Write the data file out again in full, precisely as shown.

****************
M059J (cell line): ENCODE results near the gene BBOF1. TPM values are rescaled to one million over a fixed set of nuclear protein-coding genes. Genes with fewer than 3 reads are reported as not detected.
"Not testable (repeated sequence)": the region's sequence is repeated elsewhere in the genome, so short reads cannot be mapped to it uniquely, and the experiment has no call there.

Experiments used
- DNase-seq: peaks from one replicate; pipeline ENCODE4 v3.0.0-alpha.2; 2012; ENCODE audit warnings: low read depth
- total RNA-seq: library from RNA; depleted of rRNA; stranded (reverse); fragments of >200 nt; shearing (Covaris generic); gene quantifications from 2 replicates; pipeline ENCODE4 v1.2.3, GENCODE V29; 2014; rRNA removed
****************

M059J (cell line): ENCODE results near the gene BBOF1. TPM values are rescaled to one million over a fixed set of nuclear protein-coding genes. Genes with fewer than 3 reads are reported as not detected.
"Not testable (repeated sequence)": the region's sequence is repeated elsewhere in the genome, so short reads cannot be mapped to it uniquely, and the experiment has no call there.

Experiments used
- DNase-seq: peaks from one replicate; pipeline ENCODE4 v3.0.0-alpha.2; 2012; ENCODE audit warnings: low read depth
- total RNA-seq: library from RNA; depleted of rRNA; stranded (reverse); fragments of >200 nt; shearing (Covaris generic); gene quantifications from 2 replicates; pipeline ENCODE4 v1.2.3, GENCODE V29; 2014; rRNA removed